Stream Processing

Stream Processing
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Stream processing is a key requirement

In  big data applications, stream processing is a key requirement. As soon as an application computes anything of value the organization will want to compute the result immediately and continuously, unlike in case of batch processing, where computations happen only after a certain batch is created.

What is stream processing ?

Stream processing is the act of continously incorporating new data to compute a result. In stream processing, input data is unbounded. There is no pre-determined begining or end. Streams are simple series of events. For example: credit card or upi transactions, sensor readings from IoT devices, clicks on a website, etc...

Stream Application

There are multiple problem statements and applications that can designed for data streams. The most common applications are running counter kind of applications or what is called as dashboard. For example for an e-commerce company, a "live" dashboard with running count of hourly, daily, weekly statistics of items sold, items returned, per category sales, per town / city / geography sales etc... are of paramount importance.

Streaming and Batch Processing

Altough streaming and batch processing sound different, they often work together. The outputs of computations performed during batch processing usually also form additional inputs while processing streams.  (Joins between batch processed data and input streams). Similarly the "data sinks", that is the raw streaming data usually also form input for subsequent batch processing. Therefore it is of utmost importance that application logic is consistent across streaming and batch processing input.

It is of utmost importance that application logic is consistent across streaming and batch processing input.

Examples of Streaming Applications

  • Notifications and Alerts

Keep an eye on continuous stream of events. Generate notifications and alerts for events of interest.

  • Real Time Reporting and Decision Making

Provide real time dashboards as well as decision making heuristics to detect say credit card frauds and decline transactions.

Advantages of Stream Processing

Low Latency

A stream processing application which keeps its state in memory can respond to real time events faster than batch processing.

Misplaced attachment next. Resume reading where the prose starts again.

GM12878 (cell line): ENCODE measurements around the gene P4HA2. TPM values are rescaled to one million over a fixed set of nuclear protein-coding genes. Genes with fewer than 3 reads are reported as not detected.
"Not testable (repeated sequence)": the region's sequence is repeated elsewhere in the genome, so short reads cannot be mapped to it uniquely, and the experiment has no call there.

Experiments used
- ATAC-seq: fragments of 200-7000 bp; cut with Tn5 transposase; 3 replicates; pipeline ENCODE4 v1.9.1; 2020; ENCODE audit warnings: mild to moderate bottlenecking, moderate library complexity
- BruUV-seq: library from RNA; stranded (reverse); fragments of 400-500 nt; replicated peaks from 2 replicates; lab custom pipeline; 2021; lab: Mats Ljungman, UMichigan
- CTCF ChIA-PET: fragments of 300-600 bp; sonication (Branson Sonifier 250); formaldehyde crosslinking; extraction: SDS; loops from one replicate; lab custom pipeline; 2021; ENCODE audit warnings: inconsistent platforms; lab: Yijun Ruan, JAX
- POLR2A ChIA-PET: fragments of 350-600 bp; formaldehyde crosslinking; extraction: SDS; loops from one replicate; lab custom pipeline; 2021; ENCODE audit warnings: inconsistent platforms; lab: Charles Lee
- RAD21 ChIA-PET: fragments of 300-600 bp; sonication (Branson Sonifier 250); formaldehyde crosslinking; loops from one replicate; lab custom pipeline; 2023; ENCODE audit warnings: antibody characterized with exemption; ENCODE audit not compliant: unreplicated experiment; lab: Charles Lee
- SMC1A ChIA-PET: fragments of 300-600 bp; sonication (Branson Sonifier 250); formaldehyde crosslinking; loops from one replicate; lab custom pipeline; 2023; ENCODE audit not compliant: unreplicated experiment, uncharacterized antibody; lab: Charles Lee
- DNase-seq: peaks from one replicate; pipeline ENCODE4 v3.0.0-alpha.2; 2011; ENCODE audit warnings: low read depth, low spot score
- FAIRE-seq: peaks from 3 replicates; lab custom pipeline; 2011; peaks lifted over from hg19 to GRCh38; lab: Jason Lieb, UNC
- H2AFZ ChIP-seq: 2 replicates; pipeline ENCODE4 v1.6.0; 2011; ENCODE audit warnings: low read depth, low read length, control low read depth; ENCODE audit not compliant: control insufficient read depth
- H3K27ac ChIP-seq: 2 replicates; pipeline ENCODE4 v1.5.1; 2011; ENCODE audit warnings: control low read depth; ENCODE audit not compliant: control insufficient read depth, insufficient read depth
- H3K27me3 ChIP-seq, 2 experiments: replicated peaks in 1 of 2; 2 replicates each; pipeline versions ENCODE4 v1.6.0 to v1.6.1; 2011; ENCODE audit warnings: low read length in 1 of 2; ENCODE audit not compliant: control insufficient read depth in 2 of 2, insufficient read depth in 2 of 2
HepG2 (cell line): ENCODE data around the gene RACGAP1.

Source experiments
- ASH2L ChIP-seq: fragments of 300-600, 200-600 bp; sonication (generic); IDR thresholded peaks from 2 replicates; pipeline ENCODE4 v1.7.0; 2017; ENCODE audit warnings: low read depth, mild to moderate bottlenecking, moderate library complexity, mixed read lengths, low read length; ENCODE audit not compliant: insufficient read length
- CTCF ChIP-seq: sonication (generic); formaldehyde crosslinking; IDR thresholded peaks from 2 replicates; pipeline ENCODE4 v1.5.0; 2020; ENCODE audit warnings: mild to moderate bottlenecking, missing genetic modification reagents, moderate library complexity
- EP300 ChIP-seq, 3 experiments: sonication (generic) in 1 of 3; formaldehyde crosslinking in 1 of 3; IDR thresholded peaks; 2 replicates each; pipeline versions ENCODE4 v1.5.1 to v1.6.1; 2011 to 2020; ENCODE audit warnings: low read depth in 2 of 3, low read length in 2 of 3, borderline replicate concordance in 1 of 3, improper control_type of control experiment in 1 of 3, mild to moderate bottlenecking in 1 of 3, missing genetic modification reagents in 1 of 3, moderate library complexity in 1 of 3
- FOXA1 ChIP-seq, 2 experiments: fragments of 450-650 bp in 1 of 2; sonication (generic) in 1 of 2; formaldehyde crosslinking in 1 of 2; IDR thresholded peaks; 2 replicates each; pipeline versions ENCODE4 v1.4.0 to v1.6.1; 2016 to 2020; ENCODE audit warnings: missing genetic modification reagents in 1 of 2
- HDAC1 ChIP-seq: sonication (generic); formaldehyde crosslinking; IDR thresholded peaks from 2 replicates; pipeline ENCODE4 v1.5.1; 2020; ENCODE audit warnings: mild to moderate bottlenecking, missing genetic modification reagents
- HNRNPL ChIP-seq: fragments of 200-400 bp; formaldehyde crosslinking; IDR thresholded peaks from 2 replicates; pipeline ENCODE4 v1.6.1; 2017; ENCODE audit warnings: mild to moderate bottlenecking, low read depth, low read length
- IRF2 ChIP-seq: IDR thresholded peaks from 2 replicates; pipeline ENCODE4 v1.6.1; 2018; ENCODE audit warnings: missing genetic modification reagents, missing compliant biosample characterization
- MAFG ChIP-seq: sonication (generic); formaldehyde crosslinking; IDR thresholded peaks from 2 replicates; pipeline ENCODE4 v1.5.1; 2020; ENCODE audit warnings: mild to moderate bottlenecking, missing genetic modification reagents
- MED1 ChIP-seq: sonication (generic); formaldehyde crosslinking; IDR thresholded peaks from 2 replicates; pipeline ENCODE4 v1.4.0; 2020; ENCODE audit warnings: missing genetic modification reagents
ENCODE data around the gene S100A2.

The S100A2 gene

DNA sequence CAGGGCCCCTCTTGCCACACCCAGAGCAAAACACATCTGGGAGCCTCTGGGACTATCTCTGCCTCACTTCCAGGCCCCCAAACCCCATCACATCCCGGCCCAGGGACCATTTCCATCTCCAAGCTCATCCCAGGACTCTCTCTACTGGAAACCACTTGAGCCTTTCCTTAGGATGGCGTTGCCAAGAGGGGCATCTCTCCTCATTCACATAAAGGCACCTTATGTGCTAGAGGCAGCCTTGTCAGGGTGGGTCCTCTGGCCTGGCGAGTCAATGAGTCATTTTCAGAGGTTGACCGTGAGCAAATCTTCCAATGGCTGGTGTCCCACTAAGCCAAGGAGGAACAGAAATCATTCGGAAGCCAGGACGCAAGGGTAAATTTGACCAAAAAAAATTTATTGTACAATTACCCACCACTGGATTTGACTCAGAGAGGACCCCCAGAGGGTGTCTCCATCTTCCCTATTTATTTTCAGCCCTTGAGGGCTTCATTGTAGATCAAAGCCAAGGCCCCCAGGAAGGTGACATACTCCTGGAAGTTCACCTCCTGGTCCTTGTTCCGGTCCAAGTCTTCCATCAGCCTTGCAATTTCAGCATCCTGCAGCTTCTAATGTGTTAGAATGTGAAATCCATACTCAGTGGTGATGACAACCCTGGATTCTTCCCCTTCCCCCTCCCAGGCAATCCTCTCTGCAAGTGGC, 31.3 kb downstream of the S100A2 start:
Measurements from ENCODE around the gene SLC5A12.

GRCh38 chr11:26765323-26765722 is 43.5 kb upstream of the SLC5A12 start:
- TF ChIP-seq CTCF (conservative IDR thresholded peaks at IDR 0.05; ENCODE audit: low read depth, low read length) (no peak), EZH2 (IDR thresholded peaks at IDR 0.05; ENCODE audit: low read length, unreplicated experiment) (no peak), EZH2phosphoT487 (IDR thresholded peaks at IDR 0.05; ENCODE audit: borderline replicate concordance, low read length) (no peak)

In some scenarios a streaming application is more efficient than batch processing application. For example in case of statistical computations which are incremental in nature (calculating average) streaming application will be much more efficient than batch processing application.

Challenges of Stream Processing

Receiving events out of order

Timestamped events may be received out of order because of delays, re-transmissions etc...

Maintaining state

Special application logic needs to be developed to maintain state.

Processing event exactly once

Depsite machine failures and retries, it is critical that each event is processed exactly once.

Integrating with other storage systems

It is critical that stream processing systems join with data stored in other systems.

Design of a stream processing systems

Architects have a few choices as well as decisions to make while designing stream processing systems.

One record at a time v/s Declarative API

One record at a time is the simplest approach to designing a stream processing system. In this case the framework sends each event to the application and let it react with custom code. This is most useful when applications want full control over processing of data. Declarative APIs are when applications tell the framework what to compute (in response to each event) but not how to compute it and recover from failure. Google DataFlow, Apache Kafka, Spark Structured Streaming are some examples of Declarative API

Google DataFlow, Apache Kafka, Spark Structured Streaming are some examples of Declarative API

Event Time v/s Processing Time

For systems supporting Declarative API another concern is timestamping each event. Should the timestamping be done at the source (by event generator) or by the streaming application at the time of processing of the event. For some applications event time is important. Examples are: IoT sensor reading and financial data.

Continuous v/s Micro-batch execution

With regards to execution the streaming systems have two choices. Perform continuous execution one event at a time or create small micro-batches by accumalating a few events and then processing them in a batch. In continuous execution systems overall latency is low (especially when input rate is low) but have low maximum throughput because they incur a significant overhead per event. Another challenge is that continuous processing systems are inflexible in cases of variable flow of input events and therefore might require more processing nodes as compared to micro-batch systems.

In case of variable flow of input events micro-batch systems are generally more suitable that continuous systems.

Micro-batch execution systems have high throughput, require less number of computation nodes but have higher latency.